In this 3-part lab activity, students investigate how carbon moves through the global carbon cycle and study the effects of specific feedback loops on the carbon cycle.

This video is one of a series of videos produced by the Switch Energy project. It presents the pros and cons of wind power, such as where to build, affordability, efficiency, transmission.

This activity includes an assessment, analysis, and action tool that can be used by classrooms to promote understanding of how the complex current issues of energy, pollution, supply, and consumption are not just global but also local issues.

This visualization is a map showing the global Climate Demography Vulnerability Index (CDVI) - areas of human population with the highest vulnerability to the impacts of climate change.

In this series of activities students investigate the effects of black carbon on snow and ice melt in the Arctic. The lesson begins with an activity that introduces students to the concept of thermal energy and how light and dark surfaces reflect and absorb radiant energy differently. To help quantify the relationship between carbon
and ice melt, the wet lab activity has students create ice samples both with and without black carbon and then compare how they respond to radiant energy while considering implications for the Arctic.

This activity covers the role that the oceans may play in climate change and how climate change may affect the oceans. It is lesson 8 in a nine-lesson module Visualizing and Understanding the Science of Climate Change.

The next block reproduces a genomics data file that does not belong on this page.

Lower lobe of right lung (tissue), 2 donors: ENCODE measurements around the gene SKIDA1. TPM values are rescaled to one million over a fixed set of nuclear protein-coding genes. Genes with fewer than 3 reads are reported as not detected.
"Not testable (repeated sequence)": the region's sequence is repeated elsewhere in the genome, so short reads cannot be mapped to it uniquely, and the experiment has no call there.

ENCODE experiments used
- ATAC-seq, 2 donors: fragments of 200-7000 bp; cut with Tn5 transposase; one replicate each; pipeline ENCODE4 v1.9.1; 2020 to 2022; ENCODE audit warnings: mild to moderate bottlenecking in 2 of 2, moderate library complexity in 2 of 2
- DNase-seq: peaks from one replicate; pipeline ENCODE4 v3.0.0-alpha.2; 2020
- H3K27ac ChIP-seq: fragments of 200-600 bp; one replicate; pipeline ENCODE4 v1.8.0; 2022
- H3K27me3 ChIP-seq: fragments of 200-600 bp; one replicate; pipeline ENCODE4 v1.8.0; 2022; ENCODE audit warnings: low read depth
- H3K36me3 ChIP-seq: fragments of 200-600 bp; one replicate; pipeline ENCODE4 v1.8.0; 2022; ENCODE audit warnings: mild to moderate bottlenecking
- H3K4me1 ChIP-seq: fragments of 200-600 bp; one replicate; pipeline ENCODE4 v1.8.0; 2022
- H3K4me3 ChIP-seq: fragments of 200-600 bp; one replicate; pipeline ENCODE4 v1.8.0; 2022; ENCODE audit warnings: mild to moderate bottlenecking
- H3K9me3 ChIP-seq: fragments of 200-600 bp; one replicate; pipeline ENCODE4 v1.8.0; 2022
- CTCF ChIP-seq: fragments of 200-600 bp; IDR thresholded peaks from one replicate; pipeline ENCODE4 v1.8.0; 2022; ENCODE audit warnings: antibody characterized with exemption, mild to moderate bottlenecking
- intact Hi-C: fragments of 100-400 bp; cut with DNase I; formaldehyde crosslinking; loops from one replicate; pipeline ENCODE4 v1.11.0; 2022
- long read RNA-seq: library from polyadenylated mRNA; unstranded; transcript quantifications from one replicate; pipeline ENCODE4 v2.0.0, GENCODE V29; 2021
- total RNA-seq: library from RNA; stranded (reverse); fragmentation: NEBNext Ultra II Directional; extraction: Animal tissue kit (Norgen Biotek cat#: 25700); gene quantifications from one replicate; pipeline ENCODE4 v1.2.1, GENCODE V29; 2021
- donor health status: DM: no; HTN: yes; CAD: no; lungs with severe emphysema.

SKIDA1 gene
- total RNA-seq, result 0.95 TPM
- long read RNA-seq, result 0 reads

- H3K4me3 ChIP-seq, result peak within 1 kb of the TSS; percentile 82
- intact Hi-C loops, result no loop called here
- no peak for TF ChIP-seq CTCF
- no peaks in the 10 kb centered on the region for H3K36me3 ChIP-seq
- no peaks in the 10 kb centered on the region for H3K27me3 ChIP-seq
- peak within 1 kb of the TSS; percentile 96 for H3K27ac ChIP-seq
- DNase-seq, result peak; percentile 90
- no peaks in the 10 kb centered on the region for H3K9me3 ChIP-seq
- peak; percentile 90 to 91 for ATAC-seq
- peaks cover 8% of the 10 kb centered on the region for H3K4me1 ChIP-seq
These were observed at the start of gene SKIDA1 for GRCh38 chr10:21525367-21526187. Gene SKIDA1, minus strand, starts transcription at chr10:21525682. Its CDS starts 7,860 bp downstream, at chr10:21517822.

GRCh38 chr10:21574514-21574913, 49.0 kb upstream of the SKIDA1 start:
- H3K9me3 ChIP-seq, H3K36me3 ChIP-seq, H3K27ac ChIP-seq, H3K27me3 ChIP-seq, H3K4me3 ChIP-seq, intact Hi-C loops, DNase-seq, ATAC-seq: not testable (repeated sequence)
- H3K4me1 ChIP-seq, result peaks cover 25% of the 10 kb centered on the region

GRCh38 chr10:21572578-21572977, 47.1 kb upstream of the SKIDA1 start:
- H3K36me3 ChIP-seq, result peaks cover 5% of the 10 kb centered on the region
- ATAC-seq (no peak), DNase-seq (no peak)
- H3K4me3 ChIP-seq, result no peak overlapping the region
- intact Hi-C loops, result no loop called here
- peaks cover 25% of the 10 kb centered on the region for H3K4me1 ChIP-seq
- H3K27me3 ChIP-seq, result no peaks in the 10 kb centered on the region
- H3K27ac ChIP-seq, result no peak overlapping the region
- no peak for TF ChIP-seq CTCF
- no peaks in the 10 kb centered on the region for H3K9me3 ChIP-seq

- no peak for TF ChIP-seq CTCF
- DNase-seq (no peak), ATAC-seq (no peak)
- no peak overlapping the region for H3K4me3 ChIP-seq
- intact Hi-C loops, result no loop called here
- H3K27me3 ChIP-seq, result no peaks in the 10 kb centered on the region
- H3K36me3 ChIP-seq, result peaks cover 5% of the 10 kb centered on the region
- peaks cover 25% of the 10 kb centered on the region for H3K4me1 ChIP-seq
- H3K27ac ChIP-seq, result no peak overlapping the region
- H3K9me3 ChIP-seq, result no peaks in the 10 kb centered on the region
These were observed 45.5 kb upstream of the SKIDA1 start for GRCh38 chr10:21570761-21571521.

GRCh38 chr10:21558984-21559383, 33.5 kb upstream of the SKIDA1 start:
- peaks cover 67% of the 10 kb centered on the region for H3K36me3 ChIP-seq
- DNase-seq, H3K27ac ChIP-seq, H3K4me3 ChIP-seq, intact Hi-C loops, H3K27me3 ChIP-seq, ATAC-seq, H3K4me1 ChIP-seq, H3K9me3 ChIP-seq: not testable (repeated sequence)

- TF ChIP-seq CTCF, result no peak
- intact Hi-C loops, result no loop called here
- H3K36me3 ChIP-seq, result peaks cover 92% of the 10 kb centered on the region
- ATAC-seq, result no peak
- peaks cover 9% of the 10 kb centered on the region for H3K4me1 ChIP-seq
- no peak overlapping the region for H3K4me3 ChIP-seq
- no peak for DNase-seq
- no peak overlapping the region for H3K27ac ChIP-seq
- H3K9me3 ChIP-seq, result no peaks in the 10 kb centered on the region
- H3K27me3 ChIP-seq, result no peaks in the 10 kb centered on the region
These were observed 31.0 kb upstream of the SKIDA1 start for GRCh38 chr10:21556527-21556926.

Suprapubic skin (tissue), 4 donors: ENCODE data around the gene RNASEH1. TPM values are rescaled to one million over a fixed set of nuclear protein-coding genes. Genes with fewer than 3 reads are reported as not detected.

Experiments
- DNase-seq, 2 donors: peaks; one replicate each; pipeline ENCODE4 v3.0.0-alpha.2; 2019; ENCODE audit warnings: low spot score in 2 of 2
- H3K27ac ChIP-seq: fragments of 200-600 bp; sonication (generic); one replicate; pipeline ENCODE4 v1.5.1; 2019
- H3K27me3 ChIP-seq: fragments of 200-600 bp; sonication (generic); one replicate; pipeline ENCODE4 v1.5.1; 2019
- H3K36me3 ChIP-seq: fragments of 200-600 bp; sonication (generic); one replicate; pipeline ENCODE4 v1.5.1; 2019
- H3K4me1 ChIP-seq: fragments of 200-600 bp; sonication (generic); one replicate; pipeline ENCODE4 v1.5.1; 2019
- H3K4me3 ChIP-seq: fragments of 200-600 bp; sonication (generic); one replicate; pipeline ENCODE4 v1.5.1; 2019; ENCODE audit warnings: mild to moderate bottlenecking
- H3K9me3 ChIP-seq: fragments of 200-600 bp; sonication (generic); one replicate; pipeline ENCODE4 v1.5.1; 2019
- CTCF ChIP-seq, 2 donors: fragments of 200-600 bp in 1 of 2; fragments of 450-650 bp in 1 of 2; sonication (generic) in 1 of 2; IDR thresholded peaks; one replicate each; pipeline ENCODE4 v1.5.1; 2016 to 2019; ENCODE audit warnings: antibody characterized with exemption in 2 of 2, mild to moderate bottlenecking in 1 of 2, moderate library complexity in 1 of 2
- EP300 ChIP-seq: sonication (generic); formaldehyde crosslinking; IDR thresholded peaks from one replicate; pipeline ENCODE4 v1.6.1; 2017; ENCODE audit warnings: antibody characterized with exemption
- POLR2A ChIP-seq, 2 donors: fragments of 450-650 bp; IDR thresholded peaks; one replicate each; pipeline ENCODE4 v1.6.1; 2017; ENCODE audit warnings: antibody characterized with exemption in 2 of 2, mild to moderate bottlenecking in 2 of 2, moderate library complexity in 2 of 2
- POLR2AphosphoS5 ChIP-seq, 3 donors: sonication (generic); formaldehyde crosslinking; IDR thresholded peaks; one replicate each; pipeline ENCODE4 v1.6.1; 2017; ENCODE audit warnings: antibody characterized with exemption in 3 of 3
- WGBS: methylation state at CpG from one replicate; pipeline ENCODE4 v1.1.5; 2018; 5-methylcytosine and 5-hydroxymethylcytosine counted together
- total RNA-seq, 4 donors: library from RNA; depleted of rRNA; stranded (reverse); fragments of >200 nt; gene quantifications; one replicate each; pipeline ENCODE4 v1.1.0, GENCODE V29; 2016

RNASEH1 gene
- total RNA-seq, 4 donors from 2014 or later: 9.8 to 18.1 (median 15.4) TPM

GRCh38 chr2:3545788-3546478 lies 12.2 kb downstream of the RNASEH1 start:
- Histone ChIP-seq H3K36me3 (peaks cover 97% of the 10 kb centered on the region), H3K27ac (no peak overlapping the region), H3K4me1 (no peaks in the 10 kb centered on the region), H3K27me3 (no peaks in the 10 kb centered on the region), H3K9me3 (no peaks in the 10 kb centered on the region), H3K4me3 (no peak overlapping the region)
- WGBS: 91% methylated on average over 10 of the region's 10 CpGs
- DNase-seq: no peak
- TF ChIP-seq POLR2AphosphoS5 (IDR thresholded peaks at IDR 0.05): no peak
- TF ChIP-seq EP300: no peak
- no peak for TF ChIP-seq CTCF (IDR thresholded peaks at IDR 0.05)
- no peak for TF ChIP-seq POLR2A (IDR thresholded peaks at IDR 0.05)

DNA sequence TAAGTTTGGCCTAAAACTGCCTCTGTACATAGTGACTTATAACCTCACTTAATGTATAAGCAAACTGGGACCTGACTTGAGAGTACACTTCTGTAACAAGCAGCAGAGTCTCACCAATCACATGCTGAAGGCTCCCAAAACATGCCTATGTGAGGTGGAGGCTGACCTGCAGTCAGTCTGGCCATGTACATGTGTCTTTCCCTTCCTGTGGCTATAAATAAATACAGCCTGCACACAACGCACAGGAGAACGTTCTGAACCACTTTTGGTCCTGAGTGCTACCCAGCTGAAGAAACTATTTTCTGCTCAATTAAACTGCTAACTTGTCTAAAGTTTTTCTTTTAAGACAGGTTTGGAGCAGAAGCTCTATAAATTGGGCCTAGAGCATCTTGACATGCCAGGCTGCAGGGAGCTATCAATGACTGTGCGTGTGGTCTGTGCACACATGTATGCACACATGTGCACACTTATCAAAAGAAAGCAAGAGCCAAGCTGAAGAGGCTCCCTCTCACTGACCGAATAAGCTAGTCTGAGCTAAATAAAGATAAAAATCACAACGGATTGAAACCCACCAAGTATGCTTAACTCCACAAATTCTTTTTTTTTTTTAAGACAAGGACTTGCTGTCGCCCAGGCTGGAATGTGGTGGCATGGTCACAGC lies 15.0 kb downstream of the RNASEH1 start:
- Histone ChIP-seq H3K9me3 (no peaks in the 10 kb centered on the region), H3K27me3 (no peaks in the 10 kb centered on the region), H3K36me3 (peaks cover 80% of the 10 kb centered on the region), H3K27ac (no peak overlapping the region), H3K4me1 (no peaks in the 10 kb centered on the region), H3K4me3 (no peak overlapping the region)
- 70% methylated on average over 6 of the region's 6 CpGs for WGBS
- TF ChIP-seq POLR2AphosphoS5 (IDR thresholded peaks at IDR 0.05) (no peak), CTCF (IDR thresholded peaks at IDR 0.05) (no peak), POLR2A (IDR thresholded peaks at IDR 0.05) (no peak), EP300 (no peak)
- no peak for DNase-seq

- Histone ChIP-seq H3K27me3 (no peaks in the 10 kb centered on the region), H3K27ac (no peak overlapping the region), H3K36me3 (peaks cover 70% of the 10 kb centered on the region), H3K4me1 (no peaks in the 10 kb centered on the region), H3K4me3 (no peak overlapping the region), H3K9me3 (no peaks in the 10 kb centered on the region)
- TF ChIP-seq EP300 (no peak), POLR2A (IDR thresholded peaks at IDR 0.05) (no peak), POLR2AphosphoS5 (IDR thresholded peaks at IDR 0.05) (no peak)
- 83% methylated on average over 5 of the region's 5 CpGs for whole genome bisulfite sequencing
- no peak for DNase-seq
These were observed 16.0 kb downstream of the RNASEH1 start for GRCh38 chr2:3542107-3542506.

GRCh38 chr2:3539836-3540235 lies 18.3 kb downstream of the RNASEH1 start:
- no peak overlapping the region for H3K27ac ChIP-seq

This web page from the National Snow and Ice Data Center contains two related visualizations. The first visualization gives an estimate of the percent contribution to sea level change since the 1990s from three contributors - small glaciers and ice caps, the Greenland Ice Sheet and the Antarctic Ice Sheet. The second visualization shows the cumulative contribution to sea level from small glaciers and ice caps plotted with the annual global surface air temperature anomaly.

This as a 2-part activity in which students study the properties of CO2 in a lab and then use web resources to research different types of carbon capture. A video lecture accompanies the activity.

In this video, Michael Mann and Peter Ramsdorf explore some of the information from the 2013 IPCC 5th report in light of public perceptions of climate science.

In this audio slideshow, an ecologist from the University of Florida describes the radiocarbon dating technique that scientists use to determine the amount of carbon within the permafrost of the Arctic tundra. Understanding the rate of carbon released as permafrost thaws is necessary to understand how this positive feedback mechanism is contributing to climate change that may further increase global surface temperatures.

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